Well, this is goddamn depressing: Democrats in the Senate were unable to get the votes to get the Don't Ask Don't Tell repeal to even be debated, which means the last hope of legislative repeal is dead. What went wrong?
For awhile there, it was looking like with the help of Lisa Murkowski, Scott Brown, and possibly Susan Collins, Democrats could beat a Republican filibuster. But then everything went to hell at the last minute: Murkowski and Brown voted against cloture, Collins voted yes just for the hell of it (because it no longer made a difference), and that's it for gay rights for servicemembers, despite a Democratic Senate, House and President. According to The Washington Post,
Throughout the first 15 minutes of the vote, Collins repeatedly broke into huddles with Lieberman and Senate Armed Services Committee Chairman Carl Levin (D-Mich.), reading through legislative language on the floor, at times rolling it up into a ball and angrily waving her arms about how the process was handled. Collins voted with Democrats to proceed on the bill, but only after it became clear her vote would not effect the outcome.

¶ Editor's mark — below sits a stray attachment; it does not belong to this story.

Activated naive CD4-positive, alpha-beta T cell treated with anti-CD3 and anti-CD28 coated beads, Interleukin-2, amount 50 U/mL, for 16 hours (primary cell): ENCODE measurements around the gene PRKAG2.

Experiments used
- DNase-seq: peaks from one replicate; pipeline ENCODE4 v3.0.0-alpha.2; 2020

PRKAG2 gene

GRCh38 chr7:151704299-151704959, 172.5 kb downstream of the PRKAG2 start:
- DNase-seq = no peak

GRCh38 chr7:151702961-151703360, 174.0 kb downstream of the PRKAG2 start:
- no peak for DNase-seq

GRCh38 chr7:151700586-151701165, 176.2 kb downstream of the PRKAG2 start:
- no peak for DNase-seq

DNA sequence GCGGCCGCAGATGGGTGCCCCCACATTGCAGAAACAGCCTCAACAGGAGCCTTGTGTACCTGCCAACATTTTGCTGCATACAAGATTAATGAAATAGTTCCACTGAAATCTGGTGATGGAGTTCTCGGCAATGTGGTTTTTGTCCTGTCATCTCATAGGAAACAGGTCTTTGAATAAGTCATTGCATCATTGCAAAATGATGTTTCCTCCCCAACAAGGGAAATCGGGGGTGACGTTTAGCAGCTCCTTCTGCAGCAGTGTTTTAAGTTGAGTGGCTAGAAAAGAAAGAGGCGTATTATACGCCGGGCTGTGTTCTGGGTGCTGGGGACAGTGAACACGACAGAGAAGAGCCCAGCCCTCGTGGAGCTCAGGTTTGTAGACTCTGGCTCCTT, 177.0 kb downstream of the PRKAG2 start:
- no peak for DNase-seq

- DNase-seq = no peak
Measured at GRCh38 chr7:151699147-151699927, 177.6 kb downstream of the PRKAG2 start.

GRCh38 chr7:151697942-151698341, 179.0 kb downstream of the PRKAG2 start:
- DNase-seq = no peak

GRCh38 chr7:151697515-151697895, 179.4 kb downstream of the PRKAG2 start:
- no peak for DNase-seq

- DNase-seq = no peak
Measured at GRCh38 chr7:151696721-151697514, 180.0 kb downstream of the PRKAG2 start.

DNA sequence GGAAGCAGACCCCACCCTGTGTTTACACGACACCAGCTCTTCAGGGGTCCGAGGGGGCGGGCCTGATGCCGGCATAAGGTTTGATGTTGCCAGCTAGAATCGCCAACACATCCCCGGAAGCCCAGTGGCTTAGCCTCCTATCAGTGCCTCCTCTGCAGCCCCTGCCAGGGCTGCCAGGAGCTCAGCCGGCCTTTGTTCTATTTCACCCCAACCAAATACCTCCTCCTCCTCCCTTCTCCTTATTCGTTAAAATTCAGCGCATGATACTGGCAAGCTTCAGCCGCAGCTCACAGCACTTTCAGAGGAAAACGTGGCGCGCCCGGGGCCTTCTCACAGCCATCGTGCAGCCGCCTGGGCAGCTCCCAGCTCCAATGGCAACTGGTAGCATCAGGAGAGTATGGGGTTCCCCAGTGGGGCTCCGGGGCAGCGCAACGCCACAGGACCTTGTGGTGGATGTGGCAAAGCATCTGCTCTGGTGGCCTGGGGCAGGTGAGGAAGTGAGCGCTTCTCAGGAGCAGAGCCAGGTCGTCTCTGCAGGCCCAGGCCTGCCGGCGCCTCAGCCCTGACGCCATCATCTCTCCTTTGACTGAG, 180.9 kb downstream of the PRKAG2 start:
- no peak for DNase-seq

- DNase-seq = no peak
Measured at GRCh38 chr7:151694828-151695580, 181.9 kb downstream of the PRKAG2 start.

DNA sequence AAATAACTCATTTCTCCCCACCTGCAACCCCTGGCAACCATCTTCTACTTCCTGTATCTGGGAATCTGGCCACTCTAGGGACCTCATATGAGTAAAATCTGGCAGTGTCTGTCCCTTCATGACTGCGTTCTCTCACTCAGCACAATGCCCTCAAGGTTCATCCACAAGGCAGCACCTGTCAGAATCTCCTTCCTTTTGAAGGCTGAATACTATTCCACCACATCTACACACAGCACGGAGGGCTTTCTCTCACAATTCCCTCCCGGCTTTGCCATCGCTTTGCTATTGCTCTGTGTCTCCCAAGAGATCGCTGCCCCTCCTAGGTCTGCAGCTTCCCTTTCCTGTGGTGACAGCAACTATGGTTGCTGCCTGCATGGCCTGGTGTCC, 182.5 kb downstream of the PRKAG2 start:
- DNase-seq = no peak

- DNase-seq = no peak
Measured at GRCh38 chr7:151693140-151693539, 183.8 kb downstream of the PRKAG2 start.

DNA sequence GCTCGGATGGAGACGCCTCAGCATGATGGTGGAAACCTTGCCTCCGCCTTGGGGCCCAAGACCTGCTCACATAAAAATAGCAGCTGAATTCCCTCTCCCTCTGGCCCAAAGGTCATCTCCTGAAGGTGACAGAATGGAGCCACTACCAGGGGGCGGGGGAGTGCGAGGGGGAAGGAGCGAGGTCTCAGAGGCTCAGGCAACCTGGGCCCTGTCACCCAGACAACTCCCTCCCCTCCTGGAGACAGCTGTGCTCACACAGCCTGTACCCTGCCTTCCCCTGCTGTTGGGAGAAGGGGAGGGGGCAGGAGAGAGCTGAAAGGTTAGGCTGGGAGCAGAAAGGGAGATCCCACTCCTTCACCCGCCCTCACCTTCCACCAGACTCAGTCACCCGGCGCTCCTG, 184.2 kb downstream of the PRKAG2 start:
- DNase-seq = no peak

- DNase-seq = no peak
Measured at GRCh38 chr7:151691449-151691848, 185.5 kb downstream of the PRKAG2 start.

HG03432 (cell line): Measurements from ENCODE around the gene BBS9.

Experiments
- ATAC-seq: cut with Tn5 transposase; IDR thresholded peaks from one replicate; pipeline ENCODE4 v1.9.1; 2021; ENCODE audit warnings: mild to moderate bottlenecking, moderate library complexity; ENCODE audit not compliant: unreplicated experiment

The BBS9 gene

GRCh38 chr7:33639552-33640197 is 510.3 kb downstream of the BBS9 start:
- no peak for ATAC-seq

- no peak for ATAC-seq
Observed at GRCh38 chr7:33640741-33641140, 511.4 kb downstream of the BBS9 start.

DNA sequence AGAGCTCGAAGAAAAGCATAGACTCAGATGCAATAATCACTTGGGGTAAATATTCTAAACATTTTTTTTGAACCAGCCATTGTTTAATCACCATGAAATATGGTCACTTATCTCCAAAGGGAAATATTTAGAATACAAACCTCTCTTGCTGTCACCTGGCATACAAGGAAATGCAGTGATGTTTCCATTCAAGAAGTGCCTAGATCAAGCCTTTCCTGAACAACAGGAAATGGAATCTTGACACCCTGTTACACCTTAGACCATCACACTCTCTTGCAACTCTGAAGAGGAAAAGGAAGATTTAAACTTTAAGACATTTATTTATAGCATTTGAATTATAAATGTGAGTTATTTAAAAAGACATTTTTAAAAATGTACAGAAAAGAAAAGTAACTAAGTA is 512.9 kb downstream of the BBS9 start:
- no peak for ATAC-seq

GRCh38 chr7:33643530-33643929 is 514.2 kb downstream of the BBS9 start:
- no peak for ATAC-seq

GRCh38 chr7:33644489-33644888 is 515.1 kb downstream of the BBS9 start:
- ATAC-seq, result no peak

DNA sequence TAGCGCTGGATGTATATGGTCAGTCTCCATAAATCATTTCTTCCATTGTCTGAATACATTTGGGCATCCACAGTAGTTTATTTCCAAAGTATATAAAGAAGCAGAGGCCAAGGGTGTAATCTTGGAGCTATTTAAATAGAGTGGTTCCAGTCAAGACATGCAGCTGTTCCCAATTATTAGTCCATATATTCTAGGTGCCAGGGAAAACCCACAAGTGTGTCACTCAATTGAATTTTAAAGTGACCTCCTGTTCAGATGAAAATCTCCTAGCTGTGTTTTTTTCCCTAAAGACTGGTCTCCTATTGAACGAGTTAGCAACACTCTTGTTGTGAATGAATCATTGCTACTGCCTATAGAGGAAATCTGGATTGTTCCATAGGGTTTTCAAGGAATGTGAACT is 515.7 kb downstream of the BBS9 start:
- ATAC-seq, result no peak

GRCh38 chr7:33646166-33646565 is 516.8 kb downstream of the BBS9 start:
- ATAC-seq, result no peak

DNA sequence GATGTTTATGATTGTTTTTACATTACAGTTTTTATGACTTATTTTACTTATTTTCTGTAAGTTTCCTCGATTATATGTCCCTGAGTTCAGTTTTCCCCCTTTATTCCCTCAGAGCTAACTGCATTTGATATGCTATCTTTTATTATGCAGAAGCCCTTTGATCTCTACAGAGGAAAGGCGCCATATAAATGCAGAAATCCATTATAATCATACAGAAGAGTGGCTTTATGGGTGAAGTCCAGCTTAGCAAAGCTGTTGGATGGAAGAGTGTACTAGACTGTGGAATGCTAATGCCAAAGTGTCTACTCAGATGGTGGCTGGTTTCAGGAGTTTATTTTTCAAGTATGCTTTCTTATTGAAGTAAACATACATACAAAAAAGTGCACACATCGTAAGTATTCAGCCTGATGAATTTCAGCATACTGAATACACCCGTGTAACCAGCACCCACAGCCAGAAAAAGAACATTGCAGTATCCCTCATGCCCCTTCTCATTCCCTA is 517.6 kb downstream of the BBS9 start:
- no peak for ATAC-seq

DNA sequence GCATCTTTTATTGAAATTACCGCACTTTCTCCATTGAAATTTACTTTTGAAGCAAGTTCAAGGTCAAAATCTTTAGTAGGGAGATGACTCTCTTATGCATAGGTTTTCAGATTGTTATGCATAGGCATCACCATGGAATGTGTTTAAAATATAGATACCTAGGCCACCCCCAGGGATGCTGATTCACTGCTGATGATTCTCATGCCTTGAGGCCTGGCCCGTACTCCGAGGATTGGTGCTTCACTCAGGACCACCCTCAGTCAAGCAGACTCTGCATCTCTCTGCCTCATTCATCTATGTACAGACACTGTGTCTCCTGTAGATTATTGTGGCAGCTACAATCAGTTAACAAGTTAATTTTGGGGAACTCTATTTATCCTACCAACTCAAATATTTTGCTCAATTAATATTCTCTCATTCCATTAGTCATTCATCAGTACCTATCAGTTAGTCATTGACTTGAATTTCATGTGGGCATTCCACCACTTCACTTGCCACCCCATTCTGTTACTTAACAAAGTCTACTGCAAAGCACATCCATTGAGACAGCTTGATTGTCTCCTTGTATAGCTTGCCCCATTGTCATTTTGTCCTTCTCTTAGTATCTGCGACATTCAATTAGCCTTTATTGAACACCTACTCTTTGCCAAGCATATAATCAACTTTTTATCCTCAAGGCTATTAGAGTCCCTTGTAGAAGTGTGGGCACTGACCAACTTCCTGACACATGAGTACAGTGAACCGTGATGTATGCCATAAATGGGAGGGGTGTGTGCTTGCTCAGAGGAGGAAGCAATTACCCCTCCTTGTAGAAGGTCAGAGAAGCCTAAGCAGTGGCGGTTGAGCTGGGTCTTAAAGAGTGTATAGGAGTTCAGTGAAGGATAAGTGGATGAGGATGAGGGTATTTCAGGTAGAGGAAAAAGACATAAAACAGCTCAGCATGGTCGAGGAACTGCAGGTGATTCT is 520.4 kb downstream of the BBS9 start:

Eventually, Murkowski and Brown voted no, as did new West Virginia Democrat Joe Manchin, for reasons that have yet to be explained.
As for what happens to gay servicemembers now, there's still the California Log Cabin Republicans case winding its way up the legal system. And Glenn Greenwald argues that the President said to have the authority to suspend DADT unilaterally. Will he do it?